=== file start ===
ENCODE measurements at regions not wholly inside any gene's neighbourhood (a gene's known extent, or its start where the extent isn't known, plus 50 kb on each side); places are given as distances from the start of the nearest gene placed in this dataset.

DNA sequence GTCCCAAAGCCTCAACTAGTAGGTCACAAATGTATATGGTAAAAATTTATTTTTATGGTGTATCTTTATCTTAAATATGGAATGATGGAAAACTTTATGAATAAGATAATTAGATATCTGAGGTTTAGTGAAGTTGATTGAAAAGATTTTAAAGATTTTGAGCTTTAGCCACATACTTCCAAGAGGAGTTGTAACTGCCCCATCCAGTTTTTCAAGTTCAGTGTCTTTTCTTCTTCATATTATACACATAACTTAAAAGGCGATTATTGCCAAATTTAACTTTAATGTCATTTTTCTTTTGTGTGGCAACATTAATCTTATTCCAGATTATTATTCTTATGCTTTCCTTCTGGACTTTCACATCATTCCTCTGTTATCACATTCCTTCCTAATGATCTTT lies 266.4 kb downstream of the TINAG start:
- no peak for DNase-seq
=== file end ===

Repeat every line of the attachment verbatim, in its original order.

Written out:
ENCODE measurements at regions not wholly inside any gene's neighbourhood (a gene's known extent, or its start where the extent isn't known, plus 50 kb on each side); places are given as distances from the start of the nearest gene placed in this dataset.

DNA sequence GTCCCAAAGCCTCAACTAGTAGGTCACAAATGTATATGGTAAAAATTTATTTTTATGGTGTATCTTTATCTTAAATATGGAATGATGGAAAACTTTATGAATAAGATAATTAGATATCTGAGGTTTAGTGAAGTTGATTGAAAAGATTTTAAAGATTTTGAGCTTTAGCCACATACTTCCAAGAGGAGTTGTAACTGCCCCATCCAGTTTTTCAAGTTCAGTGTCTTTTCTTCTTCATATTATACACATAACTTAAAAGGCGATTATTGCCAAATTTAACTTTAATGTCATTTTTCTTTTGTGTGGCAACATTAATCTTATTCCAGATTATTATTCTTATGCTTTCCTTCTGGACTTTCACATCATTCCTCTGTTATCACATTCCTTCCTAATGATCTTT lies 266.4 kb downstream of the TINAG start:
- no peak for DNase-seq